The process is very simple. Let me start by saying that these are my personal findings and that I have only used them on my machine. I don’t know if Carbide 3D supports this procedure as you are changing the WCS (Work Coordinate System) that your machine uses to know where it’s at. These values will be stored in EEPROM and will be the default every time you start your machine.
Since I use the center position of my milling table and the Y-axis as my axis to flip, I needed to be as precise as possible with this coordinate. Also, this procedure works for me because I have the sea of holes milling table.
Here we go:
I discovered this in McMaster Carr:
-I placed it in the center 10-32 threaded hole of my table and used the thinnest, most pointed endmill I have which is my engraving endmill.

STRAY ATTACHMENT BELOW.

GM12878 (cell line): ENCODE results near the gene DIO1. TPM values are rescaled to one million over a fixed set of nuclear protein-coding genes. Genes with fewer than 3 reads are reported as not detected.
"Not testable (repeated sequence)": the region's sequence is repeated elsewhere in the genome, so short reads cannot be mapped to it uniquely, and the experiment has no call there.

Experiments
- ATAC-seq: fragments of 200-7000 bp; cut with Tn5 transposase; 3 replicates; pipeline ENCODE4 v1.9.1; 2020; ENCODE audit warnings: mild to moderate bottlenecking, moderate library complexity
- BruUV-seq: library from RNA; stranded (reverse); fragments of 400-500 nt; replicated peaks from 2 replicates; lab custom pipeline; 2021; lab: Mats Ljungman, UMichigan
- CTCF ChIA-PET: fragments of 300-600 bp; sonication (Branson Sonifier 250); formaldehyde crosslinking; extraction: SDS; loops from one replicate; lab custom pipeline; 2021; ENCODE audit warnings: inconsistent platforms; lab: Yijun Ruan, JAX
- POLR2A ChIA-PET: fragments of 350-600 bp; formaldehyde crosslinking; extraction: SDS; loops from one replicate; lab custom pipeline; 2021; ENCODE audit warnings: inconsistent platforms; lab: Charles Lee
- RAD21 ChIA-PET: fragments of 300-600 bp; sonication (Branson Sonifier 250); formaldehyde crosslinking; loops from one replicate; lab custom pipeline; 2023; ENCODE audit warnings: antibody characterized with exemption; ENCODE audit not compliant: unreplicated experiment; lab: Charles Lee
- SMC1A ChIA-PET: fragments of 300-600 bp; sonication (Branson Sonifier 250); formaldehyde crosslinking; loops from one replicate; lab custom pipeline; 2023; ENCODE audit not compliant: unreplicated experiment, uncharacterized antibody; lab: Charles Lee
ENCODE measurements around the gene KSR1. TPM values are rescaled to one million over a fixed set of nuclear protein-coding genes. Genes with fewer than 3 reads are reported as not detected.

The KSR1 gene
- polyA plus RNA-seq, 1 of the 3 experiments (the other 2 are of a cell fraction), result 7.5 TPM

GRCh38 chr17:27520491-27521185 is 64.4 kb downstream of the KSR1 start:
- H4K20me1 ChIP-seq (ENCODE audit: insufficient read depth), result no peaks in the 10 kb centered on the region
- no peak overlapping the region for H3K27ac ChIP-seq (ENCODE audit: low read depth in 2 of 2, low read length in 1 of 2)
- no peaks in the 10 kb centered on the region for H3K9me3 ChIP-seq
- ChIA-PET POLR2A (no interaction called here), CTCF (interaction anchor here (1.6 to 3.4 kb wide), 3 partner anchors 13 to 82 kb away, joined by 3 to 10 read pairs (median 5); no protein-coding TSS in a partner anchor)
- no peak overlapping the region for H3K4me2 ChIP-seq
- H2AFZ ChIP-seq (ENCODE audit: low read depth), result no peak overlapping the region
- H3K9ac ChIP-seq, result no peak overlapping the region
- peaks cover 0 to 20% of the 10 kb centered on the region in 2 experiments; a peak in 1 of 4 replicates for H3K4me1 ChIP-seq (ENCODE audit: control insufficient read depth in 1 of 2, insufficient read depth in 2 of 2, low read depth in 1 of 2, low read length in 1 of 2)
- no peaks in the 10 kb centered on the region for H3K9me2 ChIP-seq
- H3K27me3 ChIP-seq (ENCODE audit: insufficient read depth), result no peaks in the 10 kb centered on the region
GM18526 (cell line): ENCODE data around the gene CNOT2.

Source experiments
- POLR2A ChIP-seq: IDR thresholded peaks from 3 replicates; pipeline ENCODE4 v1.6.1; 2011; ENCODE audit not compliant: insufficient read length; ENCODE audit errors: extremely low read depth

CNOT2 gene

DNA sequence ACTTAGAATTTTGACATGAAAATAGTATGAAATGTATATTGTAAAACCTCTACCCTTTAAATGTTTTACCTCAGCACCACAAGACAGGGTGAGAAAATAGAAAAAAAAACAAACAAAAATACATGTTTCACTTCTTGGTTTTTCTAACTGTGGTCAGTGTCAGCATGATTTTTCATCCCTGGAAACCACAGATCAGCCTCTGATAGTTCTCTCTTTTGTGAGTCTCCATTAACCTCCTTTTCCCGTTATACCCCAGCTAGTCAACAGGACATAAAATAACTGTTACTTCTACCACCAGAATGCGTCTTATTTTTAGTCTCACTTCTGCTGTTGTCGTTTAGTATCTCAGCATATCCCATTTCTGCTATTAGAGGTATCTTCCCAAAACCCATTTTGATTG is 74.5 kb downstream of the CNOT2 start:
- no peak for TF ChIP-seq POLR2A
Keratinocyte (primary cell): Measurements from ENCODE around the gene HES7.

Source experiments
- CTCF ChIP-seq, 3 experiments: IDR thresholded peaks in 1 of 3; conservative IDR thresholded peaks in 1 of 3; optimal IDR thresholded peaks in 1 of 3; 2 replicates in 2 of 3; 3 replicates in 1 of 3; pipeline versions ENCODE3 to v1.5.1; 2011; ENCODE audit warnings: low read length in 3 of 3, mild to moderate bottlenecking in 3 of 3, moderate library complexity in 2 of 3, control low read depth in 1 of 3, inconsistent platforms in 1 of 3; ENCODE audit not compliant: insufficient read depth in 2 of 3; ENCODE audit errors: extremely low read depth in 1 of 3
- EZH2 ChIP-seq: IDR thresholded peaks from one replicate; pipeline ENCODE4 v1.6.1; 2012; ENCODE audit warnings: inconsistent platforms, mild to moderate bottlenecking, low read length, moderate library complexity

-Use Carbide Motion to move your bit to the center position with the rapid positioning screen. If everything looks aligned, you have nothing to do. If not, continue along. I used a microscope USB camera I had bought on Amazon a while back to be as precise as possible.
-Clear all offsets
-Move the tip of your endmill to be as close as possible to the tip of the center locating punch.
-Note the numbers for your X and Y position. These are the center of your table in the WSC.
-Go to Settings and click on Open Log
-Click on MDI and send this code:
-It is very important that you replace the X and Y values with the numbers you wrote down from your machine.
-Click on the JOG button to re-home and check that everything is ok.
Finding the center-locating punch for threaded holes and using a USB microscope camera helped immensely to be as precise as possible. If anyone has any comments or revisions to what I describe, please let me know. Hope it helps someone.
PS: this is the USB camera I have: